Elton: “Do you feel that there are some out there that are misusing this type of information they’re getting from the customer in this data based market? And if so can you think of an example?” 

Harvey: “I will share an interesting story about a company that we don’t compete with directly but is also in the outdoor industry. This company is called Outdoor Research or OR. When Outdoor Research started into the outdoor industry, they had very high-tech product that was very well researched based upon the needs of the target audience. They provided apparel that really had unique features and that provided that extra dynamic whether it was the way they sealed seams or the way the product was cut. Then they started to get into hats for sun protection and now they have gone so far into the hat line that they’ve become fashion. Meaning they have lost the focus of where the company started from. Now I don’t know why they went that direction, whether it was because of a test market from their bae or because it’s a larger market? But to me the competition is so much greater in the fashion world that they may be able to move more product but that may come at a lower price point and smaller margins which affects the bottom line. Just not sure if strategically it was well thought out.”

Elton: “To conclude, you made the statement in our presentation that: ‘whatever it was that got you here today, is not going to be enough to keep you here tomorrow.’ So, you have to keep raising the bar or cut away from the bottom. Which is what it sounds like you’re doing here at Glacier Glove and unless you have anything else to add, I would like to thank you for your time.”Harvie Miller, Sketch Retouched

Again, I want to thank Harvey for his time and his marketing view on value creation and management. So, when looking at your own business, any business, look for that value difference. If it’s not there, how can you create by empowering your employees and in turn your customer? If it is there, how can you sustain it?

Image Credits: Picture, and Sketch by Author

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A Selfie with the Mayor of Reno, NV

I waited a while for the opportunity to sit down with Hillary Schieve the Mayor of Reno, NV. As you’ll read she’s justifiably quite the busy person. For me, after completing this blog post, it was worth the wait. During our sit-down we had a chance to talk candidly about growing up in Reno, screwing up tweets, and ping pong. But also we discussed management topics such as delegating authority, leadership as a role, and transparency. So let’s get to it.

CofR Final

Out-of-the-Box Thinking

Elton: “As you built your private business, it was out-of-the-box thinking that set the stage for you to excel in Reno even when we were in a decline. Can you tell me about that type of approach when it comes to being the mayor?”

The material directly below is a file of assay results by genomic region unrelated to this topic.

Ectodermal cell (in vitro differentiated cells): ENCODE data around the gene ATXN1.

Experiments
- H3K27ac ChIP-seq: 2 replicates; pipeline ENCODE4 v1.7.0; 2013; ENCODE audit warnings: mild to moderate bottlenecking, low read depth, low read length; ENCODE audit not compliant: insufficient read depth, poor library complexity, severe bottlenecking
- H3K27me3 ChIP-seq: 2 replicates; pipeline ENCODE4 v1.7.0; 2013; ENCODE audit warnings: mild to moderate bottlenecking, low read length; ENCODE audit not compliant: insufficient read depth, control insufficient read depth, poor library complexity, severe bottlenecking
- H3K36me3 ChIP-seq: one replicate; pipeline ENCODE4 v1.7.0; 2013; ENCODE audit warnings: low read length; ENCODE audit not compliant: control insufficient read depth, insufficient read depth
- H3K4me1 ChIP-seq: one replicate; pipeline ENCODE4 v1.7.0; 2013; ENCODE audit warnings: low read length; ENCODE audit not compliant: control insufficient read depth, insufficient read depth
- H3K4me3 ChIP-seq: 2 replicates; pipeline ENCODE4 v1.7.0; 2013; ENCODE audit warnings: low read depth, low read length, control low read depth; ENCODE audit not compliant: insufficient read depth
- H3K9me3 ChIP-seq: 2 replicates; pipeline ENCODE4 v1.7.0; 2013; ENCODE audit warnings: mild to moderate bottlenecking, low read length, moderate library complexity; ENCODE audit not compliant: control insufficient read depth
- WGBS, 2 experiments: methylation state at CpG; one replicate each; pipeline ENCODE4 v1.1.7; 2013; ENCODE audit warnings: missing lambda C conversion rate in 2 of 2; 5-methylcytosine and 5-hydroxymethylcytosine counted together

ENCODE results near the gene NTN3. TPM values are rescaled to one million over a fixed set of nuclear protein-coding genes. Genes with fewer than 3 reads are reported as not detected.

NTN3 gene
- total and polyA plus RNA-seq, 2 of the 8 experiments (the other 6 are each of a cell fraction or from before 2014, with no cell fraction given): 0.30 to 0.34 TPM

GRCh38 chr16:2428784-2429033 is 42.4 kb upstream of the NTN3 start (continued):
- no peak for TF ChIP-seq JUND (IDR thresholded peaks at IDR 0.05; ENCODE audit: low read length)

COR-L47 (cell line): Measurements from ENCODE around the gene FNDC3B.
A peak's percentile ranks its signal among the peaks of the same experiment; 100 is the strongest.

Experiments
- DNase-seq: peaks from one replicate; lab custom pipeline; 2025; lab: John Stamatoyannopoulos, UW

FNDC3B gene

Hillary: “As an entrepreneur, I have this drive and this way of thinking that is a little different. It’s typically creative and innovative. When tackling similar challenges in government, something totally creative and innovative is very difficult to put into an ordinance. You have to go to the legislature and have a bill passed to make a difference here. In my business or in being an entrepreneur, when faced with a hurdle I can immediately get creative and think outside the box. As much as I think we need more elected leaders that think that way and have that creative side when it comes to getting things done, you can still do it in government it’s just a little more difficult.”

Hillary: “For instance, we have local motels that are very dilapidated and a lot of are police officers are continually having to go to them when 911 calls are made.”

Elton: “Right, I saw some of those posts on social media referencing this.”

Hillary: “What happens is that it takes all of our resources to one property all the time instead of our police being out there with other citizens.”

Elton: “Instead of doing the job that they’re supposed to be doing?”

Hillary: “Right, exactly! My idea and it seems very simple and easy, is that when there are excessive calls were going to start charging you for those services. The business managers running these motels making excessive calls and consuming our resources; there has to be a better way. Unfortunately that’s not something that you can just do, you have to go down to the legislature and have a bill passed which takes a lot of work and time to get something like that and acted upon. That’s where it can get a little challenging but also this is where you can think outside the box. Now I’ll go down there and pop into these businesses and have a one-on-one meeting with these managers which can have a dynamic effect. But we also have to be very thoughtful and sensitive; for instance the same motels are being used for low income housing. You have to think “how am I going to work around this?” That is the one thing with government is that it can be a little challenging when it comes to wanting to get something done right away.”